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Update (June 2002)

Sunday 30th June 2002

According to the International Service for the Acquisition of Agri-Biotech Applications (ISAAA) the global area devoted to transgenic or genetically modified (GM) crops has increased more than 30-fold from 1.7 million hectares in 1996 to 52.6 million hectares in 2001. The statistics show an extraordinarily rapid market introduction. More astonishing is the concentration in ownership and control of GM crop technology. At this point in time, GM crop technology is dominated almost exclusively by a single company, in limited geographical areas.

Nanotech Particles Penetrate Living Cells and Accumulate in Animal Organs

Saturday 1st June 2002

Are nanoparticles polluting the environment? Researchers have just begun to ask the most basic questions about the impact of new nano-materials on human health and the environment. Evidence of nanoparticle contamination in living organisms and unanswered questions about potential dangers of new forms of carbon require urgent societal review. promote genetic seed sterilization - Terminator technology - as an environmental protection technology

Wednesday 1st May 2002

It is revisionist history, and a cynical strategy, to suggest that Terminator was developed as a biosafety tool.

ETC Group is alarmed and insulted by the campaign to promote Terminator as a biosafety mechanism. It is unacceptable and dangerous to suggest that agriculture is dependent on genetic seed sterilization as a method for minimizing genetic pollution from genetically modified plants.

+ Captain Hook Awards 2002

Monday 1st April 2002

On the 10th anniversary of the Convention on Biological Diversity (CBD), ETC group concludes that the CBD has failed to establish meaningful regulations to stop biopiracy. Biopiracy refers to the appropriation of the knowledge and genetic resources of farming and indigenous communities by individuals or institutions seeking exclusive monopoly control (usually patents or plant breeders' rights) over these resources and knowledge.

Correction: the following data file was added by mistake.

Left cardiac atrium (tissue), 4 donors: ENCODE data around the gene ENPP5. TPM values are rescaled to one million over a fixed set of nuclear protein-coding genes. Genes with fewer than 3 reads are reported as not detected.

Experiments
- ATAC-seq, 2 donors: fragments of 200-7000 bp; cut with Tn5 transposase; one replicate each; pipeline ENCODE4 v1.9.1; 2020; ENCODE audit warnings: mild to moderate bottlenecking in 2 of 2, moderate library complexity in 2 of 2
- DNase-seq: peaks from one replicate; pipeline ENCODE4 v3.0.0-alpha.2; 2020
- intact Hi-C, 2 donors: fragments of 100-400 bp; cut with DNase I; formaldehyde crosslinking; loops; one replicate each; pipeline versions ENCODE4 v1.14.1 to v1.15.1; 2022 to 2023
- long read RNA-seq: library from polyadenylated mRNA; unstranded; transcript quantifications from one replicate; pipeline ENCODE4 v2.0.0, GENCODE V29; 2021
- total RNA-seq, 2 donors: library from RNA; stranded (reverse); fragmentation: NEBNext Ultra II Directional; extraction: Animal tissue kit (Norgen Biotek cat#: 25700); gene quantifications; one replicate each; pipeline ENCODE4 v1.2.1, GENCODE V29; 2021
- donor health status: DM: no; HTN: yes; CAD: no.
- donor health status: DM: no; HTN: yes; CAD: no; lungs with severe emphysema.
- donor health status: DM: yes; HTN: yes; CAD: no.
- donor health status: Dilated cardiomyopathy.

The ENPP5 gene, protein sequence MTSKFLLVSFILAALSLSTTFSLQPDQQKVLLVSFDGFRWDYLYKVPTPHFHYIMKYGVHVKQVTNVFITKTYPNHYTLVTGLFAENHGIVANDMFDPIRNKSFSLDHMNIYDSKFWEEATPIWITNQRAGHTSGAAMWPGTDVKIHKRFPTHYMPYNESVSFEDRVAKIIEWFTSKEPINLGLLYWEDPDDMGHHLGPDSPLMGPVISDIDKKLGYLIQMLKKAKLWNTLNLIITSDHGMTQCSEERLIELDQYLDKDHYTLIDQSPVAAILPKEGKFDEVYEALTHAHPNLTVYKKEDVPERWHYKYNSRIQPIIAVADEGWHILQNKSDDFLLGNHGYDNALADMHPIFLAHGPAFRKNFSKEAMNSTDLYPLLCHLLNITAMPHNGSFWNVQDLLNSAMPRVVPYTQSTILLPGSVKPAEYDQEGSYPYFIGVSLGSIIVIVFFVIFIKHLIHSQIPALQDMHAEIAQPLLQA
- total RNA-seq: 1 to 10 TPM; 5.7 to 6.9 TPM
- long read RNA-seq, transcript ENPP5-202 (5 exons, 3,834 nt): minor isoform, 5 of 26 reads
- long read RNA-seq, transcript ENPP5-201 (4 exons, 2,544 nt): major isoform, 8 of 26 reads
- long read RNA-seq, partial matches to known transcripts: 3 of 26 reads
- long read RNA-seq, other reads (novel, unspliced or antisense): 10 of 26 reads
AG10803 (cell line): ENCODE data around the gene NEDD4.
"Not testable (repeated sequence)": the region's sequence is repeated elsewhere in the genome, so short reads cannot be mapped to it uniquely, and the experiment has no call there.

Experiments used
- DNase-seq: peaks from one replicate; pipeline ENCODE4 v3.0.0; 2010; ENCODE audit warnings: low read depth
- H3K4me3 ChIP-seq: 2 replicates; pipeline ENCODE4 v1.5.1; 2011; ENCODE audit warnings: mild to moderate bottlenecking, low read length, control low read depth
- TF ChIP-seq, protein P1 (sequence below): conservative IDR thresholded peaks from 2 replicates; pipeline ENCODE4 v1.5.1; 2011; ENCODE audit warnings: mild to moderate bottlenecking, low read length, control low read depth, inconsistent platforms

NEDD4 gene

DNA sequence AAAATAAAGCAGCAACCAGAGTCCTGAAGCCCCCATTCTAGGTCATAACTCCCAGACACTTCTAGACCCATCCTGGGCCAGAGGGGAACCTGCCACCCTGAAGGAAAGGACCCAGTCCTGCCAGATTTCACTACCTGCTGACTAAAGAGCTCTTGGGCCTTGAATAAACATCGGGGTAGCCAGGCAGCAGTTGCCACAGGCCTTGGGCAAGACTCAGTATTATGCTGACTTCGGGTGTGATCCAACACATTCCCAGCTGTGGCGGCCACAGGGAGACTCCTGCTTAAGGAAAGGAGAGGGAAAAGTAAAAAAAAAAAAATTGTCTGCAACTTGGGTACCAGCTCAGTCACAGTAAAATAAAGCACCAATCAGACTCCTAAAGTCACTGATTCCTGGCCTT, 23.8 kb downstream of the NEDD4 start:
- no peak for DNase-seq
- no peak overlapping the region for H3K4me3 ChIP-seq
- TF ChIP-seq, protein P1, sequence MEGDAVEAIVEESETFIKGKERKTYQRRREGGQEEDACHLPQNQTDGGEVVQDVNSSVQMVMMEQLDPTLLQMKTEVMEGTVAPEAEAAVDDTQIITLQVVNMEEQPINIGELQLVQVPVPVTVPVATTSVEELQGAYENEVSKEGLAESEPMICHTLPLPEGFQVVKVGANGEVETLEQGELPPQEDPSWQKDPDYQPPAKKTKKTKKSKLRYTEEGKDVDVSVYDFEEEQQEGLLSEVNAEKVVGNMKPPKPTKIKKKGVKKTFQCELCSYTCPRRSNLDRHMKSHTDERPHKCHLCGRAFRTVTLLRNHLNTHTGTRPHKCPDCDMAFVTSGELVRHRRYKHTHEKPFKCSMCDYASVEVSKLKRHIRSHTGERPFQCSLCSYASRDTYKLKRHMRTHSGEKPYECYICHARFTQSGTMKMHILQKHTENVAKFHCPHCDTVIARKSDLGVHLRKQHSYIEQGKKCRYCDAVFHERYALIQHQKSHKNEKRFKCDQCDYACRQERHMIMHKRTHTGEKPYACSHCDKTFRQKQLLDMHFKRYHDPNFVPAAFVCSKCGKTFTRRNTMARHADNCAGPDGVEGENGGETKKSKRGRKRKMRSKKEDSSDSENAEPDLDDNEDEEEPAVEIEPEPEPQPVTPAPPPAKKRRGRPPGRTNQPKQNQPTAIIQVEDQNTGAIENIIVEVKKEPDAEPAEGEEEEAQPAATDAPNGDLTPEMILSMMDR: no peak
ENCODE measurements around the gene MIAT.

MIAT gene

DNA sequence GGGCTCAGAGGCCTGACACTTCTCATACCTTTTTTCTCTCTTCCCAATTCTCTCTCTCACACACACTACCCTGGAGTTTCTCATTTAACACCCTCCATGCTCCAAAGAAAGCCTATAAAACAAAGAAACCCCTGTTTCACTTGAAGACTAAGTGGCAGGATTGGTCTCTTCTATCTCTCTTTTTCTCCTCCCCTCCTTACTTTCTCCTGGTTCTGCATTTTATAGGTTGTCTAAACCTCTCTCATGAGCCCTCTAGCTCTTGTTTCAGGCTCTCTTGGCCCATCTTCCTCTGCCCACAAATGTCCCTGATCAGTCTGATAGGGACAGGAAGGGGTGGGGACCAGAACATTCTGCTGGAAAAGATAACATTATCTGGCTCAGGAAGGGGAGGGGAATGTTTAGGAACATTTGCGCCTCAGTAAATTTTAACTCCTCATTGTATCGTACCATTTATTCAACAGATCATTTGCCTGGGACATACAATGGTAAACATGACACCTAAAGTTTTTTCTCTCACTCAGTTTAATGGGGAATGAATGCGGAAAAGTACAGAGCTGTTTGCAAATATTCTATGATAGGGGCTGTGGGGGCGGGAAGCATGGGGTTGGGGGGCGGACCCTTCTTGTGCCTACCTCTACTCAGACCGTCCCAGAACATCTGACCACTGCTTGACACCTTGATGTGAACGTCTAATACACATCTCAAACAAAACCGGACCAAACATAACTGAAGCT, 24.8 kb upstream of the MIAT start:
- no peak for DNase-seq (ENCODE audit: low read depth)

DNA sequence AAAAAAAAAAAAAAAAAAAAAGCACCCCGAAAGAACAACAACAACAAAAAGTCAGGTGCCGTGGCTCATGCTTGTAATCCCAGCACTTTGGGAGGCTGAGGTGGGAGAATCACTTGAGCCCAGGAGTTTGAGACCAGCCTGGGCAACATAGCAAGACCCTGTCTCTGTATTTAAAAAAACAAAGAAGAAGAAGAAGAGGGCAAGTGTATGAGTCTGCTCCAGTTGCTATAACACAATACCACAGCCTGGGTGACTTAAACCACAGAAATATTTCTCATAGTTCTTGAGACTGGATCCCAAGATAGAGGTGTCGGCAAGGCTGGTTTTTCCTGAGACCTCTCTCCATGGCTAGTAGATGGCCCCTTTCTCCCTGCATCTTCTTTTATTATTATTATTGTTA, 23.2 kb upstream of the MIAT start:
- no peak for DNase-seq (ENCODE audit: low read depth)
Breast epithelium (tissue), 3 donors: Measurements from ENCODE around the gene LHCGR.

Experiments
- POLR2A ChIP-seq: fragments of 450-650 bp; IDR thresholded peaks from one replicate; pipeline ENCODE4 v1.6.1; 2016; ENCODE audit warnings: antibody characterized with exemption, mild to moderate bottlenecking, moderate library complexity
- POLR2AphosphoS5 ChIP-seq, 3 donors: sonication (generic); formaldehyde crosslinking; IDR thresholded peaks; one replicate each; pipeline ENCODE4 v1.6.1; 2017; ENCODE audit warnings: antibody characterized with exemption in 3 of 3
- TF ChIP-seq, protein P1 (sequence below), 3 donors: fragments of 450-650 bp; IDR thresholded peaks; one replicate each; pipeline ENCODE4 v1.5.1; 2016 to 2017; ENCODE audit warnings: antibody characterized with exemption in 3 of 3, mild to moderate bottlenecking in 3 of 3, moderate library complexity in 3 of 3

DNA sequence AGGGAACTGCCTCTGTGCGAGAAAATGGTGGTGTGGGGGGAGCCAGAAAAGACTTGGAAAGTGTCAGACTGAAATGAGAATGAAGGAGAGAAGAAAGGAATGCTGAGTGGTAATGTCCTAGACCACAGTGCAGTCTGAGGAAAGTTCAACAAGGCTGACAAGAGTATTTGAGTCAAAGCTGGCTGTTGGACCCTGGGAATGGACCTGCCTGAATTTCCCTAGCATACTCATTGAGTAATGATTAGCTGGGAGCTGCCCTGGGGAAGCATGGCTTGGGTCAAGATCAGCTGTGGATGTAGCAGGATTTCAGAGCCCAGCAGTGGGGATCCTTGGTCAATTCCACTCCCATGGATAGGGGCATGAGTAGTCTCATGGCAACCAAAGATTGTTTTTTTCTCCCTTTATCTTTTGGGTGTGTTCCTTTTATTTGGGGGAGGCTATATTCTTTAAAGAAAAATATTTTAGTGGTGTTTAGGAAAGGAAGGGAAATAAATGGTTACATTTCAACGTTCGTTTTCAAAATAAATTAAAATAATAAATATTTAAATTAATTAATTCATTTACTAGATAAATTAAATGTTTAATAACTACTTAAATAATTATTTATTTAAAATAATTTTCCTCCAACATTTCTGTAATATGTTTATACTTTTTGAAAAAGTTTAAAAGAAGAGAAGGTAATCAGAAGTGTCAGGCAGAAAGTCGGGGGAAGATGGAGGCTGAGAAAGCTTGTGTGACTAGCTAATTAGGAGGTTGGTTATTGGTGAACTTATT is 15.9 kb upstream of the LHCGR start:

Genetic Pollution in Mexico's Centre of Maize Diversity

Friday 1st February 2002

ETC group explores the fractious scientific and political debate surrounding GM maize contamination in Mexico.

Alternative Mechanisms to Enhance Corporate Monopoly and BioSerfdom in the 21st Century

Saturday 1st December 2001

This Communique identifies new mechanisms - ranging from remote sensing technologies, biological monopolies, and legal contracts - that are being developed by a broad range of industries to strengthen corporate dominance over new technologies. The political, practical and technical uncertainties surrounding intellectual property are increasingly unacceptable to industry - and that is why companies are developing new tools for monopoly control- what ETC group calls "New Enclosures."

On the Centenary of a Famine

Wednesday 24th October 2001

In a period framed by the World Food Summit of 1996 and the Summit's rescheduled review in 2002, ETC Group looks back at the same span of years one century earlier as history lesson and as portent. These years (1896-1902) marked an era of devastating global famine when no less than 30 million people died in circumstances strikingly similar to those we face today-trade liberalization (i.e., "globalization"), climatic change, (corporate) colonialism, and a set of new technologies promising, once again, to feed the hungry.

World Food Day - What to do if Your Gene Bank is Contaminated with GM Seed

Tuesday 16th October 2001

As the UN Food and Agriculture Organization (FAO) recovers from delays to its World Food Summit at the hands of Italy's Silvio Berlusconi, the world's agricultural gene banks fret over GM contamination and government 'biocrats' gird their loins to fight for an International Undertaking intended to protect world seed security.

A Political Epilogue to the Book of Life: Update on Pharmaceutical Multinationals

Monday 1st October 2001

Issue: For five years now, public concern about genetic engineering has been riveted on GM crops and foods. But, advances in mapping the human genome have spawned new pharmaceutical industry opportunities. While the prospects for human cloning and stem cell therapies grab the headlines and divert our attention, the companies are pursuing more strategic agendas. Although the majority oppose reproductive cloning, public and policy opinion is 'soft.' Industry's latest and most lucrative market - Human Performance Enhancement drugs - 'HyPEs' - are not even on the policy agenda.

Concentration in Corporate Power: The Unmentioned Agenda

Wednesday 15th August 2001

Issue: Concentration in corporate power is the defining feature of today’s (2001) global economy. The “life sciences” industry is converging into new corporate structures that have profound implications for every aspect of commercial food, agriculture, and health.


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